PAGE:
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The Steamy Barbie Scene We'll Never Get To See

There's a whole lot going on in "Barbie," honestly. There's a dream ballet, lots of TVs playing videos of horses, an extended car chase, an inspiring monologue, and a real stunner of a final line as Barbie (Margot Robbie) makes her way into the real world. What it doesn't have is a real central love story, especially when you consider that Barbie doesn't have a whole lot of interest in her default boyfriend, Ken (Ryan Gosling). So is it possible that we missed out on a scene between Ken and a totally different Barbie?

Mashable, among other outlets, released a behind-the-scenes photo of writer-director Greta Gerwig (who wrote the movie alongside her real-life partner, fellow filmmaker Noah Baumbach), donning a pair of pink headphones and hysterically laughing at the scene before her. That scene in question appears to be something that's definitely not in the movie: namely, a moment where Ken lays in the "pool" (it's plastic) with his head in the lap of Weird Barbie (Kate McKinnon) as she strokes her hair. Notably, Mashable also clarifies that Ken is wearing pants with a lightning bolt on the side, indicating that he's "bad Ken," meaning the version of Ken that comes from his discovery of the patriarchy. So was this merely an on-set goof, or is there an undoubtedly delightful deleted scene coming our way?

Weird Barbie definitely has a crush on Ken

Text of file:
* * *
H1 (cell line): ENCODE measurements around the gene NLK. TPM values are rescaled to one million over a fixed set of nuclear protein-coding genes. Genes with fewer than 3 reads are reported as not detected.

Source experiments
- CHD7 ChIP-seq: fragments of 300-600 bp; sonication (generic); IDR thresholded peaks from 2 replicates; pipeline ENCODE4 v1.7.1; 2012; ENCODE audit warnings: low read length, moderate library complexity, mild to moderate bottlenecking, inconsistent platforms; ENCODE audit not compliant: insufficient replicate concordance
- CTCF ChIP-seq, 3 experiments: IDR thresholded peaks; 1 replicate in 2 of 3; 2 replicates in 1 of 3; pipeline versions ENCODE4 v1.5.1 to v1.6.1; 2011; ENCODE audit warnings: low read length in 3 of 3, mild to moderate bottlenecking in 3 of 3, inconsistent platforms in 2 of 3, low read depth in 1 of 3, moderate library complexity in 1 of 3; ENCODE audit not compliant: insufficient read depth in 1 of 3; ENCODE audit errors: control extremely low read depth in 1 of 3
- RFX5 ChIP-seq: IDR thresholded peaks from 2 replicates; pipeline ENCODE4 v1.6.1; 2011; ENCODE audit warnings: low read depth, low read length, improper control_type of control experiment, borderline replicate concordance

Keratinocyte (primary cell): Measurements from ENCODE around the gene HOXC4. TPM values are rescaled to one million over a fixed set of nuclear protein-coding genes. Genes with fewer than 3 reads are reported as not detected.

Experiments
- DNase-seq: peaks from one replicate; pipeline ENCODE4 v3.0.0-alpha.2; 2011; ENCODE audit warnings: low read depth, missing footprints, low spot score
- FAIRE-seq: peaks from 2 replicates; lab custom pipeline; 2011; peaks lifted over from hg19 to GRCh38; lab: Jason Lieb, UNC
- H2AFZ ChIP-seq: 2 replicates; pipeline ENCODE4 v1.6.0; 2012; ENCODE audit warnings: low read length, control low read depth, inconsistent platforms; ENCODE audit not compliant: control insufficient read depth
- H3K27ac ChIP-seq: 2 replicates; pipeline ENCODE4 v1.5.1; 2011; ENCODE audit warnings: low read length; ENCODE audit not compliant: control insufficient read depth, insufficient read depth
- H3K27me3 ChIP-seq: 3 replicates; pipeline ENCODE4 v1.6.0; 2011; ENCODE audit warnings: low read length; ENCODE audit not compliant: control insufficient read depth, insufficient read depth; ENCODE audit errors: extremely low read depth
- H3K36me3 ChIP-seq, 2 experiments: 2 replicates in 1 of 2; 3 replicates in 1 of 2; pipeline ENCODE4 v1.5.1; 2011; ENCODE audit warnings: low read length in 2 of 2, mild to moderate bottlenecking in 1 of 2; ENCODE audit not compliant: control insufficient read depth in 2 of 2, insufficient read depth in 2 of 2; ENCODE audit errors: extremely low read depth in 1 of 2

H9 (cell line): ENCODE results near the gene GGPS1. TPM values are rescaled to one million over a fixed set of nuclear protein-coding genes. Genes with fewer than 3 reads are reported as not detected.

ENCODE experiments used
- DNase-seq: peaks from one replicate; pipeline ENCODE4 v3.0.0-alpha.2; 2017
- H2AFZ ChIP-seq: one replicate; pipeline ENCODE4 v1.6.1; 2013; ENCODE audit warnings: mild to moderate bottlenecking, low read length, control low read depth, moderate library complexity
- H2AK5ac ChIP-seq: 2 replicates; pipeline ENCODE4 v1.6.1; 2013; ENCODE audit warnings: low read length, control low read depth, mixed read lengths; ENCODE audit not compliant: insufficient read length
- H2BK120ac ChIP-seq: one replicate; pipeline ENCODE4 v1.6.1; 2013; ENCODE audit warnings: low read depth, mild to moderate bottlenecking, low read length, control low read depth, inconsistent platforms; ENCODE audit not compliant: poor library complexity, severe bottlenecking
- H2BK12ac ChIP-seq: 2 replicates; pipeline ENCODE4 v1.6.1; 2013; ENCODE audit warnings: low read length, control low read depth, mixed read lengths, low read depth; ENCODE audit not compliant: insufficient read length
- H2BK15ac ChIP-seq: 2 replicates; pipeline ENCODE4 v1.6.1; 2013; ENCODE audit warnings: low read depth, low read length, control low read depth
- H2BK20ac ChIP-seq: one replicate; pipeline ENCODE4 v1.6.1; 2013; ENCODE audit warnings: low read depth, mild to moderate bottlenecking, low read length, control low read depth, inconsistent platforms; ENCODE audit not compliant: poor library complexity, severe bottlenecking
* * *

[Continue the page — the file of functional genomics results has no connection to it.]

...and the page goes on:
The film's theatrical cut establishes one thing: Weird Barbie has a pretty big thing for Ken. She even directly tells Barbie, his "girlfriend," that she's taken a fancy to her Ken, telling Barbie that she'd love to see the "nude blob" Ken's packing under his jeans. 

Beyond the obvious reference to what all Ken dolls are packing under their jeans — namely, a whole lot of nothing — this line feels like a throwaway, but paired with this picture, it could mean a lot more. There's one important thing to consider, though. Ken, considering he's "bad Ken" by this point, is brainwashing the rest of the Barbies while Robbie's Barbie is out in the real world trying to solve her newfound existential crisis, so is he simply in the process of brainwashing Weird Barbie too? Maybe, but it also doesn't feel possible, considering that Weird Barbie is completely separated from the rest of Barbie Land and would, as a result, likely be immune to Ken's "charms." The idea of Weird Barbie falling like a damsel in distress is... well, just plain weird, so as awesome as that photo is, it seems like it might just be McKinnon and Gosling, who worked together on "Saturday Night Live" a few times, having a grand old time on set.

Realistically, there aren't any steamy scenes anywhere in Barbie

The larger point here is that "Barbie" has no whiff of any "steamy" scenes contained within its narrative — and that's a good thing. At the beginning of the movie, Helen Mirren's narrator informs us that while Barbie has a good day every day, "Ken only has a good day when Barbie looks at him," though he faces constant romantic disappointments every time Barbie does look at him. After she deigns to invite him to her massive party with all the Barbies, he asks to spend the night because they're boyfriend and girlfriend, but he's not sure what they'd do together if he does. That doesn't matter, though; Barbie doesn't want him there. It's Barbie's dream house, she reminds him; it's not called "Ken's dream house."

Ken, feeling slighted, ends up bringing the patriarchy to Barbie Land, as we previously mentioned — but even when that's resolved and the Barbies are back in their homes, Barbie still has to admit, out loud, that she's not in love with Ken. Put more bluntly, it's not her life's purpose to be in love with Ken, and that's okay; as Ken's sweatshirt says, even without Barbie, he is "kenough." "Barbie" is a story about coming to terms with your self-worth and finding your own path... not about anything steamy.

"Barbie" is in theaters now.